Starring: James Brolin, Kathleen Lloyd, John Marley, R.G. Armstrong, John Rubenstein, Kim Richards, Kyle Richards, Doris Dowling, Ronny Cox, and Elizabeth Thompson.
Directed by: Elliot Silverstein.
The story revolves around a mysterious customized 1971 Lincoln Continental Mark III car(designed by the same guy who designed the Batmobile from the 60s ‘Batman’ TV Show, George Barris) terrorizing a small fictional community in Utah known as Santa Ynez and going on a murderous rampage.
*Wade Parent (James Brolin): The police captain and protagonist of the story.
*Lauren (Kathleen Lloyd): Wade’s girlfriend who gets herself into a lot of trouble when she taunts the evil automobile.
*Everett (John Marley): The town sheriff.
“The Car” is a mixed up scientific experiment gone awry – Part “Duel”, part “Christine”, part “Death Race 2000”, and part “Jaws” – but all camp. This phantom black sedan just appears out of nowhere in the opening of the flick, seemingly with nobody driving the car. The killing spree kicks off right away, beginning with two bicyclists, then a hitchhiker who plays a French horn, and then the town’s Sheriff Everett (Marley). At this point, the murders grab the attention of Police Captain Wade Parent (Brolin) who sets out to stop the satanic vehicle. “The Car” is obviously influenced by similar ‘road-type movies’ from the 1970s, a couple of them being the 1971 Steven Spielberg film “Duel” and Roger Corman’s “Death Race 2000” from 1975. Much like “Duel”, the shark from “Jaws” is replaced by a vehicle; however, in “Duel”, the material was handled a lot better than here.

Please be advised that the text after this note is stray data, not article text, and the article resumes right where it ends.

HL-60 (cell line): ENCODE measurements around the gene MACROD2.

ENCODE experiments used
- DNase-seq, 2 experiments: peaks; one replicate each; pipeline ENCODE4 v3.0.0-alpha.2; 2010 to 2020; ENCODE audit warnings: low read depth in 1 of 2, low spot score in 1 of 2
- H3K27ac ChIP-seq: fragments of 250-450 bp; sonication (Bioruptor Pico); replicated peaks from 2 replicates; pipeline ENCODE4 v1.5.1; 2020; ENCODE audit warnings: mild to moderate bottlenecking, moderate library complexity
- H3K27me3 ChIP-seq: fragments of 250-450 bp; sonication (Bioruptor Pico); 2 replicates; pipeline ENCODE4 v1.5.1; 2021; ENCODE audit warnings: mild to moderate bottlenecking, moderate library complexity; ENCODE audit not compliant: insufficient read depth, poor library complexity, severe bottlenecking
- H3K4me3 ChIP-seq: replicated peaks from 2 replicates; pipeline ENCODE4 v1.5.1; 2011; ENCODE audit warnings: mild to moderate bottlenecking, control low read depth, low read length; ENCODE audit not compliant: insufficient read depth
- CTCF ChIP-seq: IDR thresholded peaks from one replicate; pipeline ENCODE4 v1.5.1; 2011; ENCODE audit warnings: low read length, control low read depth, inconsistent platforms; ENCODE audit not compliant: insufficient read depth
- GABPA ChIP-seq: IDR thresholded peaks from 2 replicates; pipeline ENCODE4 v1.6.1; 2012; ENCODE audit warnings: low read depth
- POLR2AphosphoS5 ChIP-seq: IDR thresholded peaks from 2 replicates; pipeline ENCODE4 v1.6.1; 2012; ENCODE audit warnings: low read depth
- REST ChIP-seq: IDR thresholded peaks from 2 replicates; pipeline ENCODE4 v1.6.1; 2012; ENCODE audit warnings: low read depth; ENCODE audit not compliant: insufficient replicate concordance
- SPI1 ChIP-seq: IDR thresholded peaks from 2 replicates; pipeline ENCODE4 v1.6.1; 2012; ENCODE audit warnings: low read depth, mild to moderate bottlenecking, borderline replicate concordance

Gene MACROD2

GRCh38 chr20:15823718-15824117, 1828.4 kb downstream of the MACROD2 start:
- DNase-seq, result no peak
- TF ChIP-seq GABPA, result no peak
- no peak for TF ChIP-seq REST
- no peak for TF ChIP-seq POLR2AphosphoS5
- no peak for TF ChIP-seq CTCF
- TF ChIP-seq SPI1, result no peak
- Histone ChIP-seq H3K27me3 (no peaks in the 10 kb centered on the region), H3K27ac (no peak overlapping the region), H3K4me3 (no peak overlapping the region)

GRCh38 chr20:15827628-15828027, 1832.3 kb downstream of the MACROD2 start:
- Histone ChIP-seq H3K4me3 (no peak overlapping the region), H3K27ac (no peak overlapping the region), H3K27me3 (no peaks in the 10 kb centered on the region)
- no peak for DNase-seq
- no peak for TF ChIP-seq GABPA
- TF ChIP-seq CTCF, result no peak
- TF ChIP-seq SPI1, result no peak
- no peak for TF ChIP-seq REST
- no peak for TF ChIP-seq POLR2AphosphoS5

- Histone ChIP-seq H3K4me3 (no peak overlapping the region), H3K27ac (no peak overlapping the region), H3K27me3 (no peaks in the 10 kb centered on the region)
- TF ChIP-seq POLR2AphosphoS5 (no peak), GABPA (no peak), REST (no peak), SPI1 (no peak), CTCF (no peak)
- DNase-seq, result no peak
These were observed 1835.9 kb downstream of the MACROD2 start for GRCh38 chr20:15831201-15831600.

The film does have some memorable sound effects however, most notable of which being the car’s terrifying horn which sounds once it claims its victims. The movie also seems a lot like a precursor to Stephen King’s “Christine” film adaptation which was released a few years later in 1983. It even borrows a page from his novel where the car drives through somebody’s house in order to kill them (that scene was unfortunately missed in the film version of “Christine” but what we see in “The Car” is as close to a visual depiction as we’re going to get). The film grows absurd to the point of disbelief – Since the community’s authorities have exhausted all other options to stop the car, why not bring in some SWAT teams from out of state or the military? A few road blocks, some tanks, bazookas, rocket launchers, and wala! The car is toast! That would have made a lot more sense than the “trap” they set up for it in the end. But hey, welcome to the world of low budget filmmaking.